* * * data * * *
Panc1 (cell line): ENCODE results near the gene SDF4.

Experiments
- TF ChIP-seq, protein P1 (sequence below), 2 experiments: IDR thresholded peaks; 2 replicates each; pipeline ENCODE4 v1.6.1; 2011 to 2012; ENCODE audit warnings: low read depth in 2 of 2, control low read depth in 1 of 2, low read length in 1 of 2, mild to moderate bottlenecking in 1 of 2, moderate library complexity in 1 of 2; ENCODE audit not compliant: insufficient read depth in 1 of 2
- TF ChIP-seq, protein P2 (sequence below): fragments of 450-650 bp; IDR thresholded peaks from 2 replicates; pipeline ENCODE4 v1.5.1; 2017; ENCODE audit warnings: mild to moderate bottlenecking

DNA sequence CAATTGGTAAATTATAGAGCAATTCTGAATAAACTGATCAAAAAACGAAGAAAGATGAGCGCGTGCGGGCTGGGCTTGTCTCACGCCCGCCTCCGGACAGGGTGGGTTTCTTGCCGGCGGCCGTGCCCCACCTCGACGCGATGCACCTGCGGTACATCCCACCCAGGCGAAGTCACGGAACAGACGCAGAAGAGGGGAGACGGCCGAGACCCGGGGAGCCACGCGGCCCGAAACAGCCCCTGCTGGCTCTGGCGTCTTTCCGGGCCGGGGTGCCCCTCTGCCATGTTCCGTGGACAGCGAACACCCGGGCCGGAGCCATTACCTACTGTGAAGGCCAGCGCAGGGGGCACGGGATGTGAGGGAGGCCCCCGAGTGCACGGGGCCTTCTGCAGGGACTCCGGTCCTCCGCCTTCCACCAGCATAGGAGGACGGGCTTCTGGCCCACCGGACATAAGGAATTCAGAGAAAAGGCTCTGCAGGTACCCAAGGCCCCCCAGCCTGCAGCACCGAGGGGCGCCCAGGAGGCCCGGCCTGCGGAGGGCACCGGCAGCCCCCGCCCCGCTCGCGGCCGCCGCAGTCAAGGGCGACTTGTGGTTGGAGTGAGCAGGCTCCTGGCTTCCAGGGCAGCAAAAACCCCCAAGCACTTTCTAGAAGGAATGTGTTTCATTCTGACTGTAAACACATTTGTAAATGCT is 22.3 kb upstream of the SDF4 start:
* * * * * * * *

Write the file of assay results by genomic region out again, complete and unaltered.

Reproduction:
Panc1 (cell line): ENCODE results near the gene SDF4.

Experiments
- TF ChIP-seq, protein P1 (sequence below), 2 experiments: IDR thresholded peaks; 2 replicates each; pipeline ENCODE4 v1.6.1; 2011 to 2012; ENCODE audit warnings: low read depth in 2 of 2, control low read depth in 1 of 2, low read length in 1 of 2, mild to moderate bottlenecking in 1 of 2, moderate library complexity in 1 of 2; ENCODE audit not compliant: insufficient read depth in 1 of 2
- TF ChIP-seq, protein P2 (sequence below): fragments of 450-650 bp; IDR thresholded peaks from 2 replicates; pipeline ENCODE4 v1.5.1; 2017; ENCODE audit warnings: mild to moderate bottlenecking

DNA sequence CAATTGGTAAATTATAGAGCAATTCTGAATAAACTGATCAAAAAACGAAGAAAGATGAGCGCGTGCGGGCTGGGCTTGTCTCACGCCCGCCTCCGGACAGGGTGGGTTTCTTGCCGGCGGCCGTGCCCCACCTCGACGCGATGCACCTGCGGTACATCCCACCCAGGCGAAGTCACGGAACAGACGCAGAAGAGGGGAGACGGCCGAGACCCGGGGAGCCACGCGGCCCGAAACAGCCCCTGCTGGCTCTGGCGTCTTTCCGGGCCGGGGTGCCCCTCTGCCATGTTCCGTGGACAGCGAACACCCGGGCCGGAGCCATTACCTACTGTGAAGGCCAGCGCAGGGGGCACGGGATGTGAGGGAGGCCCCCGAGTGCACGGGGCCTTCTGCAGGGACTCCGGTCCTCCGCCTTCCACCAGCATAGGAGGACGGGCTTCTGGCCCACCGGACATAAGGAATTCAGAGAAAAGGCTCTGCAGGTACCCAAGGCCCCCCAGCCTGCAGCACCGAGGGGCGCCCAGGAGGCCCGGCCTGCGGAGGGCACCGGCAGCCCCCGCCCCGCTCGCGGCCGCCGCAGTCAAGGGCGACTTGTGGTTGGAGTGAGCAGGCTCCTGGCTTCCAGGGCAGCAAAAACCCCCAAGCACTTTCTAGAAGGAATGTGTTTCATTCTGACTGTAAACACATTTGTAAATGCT is 22.3 kb upstream of the SDF4 start: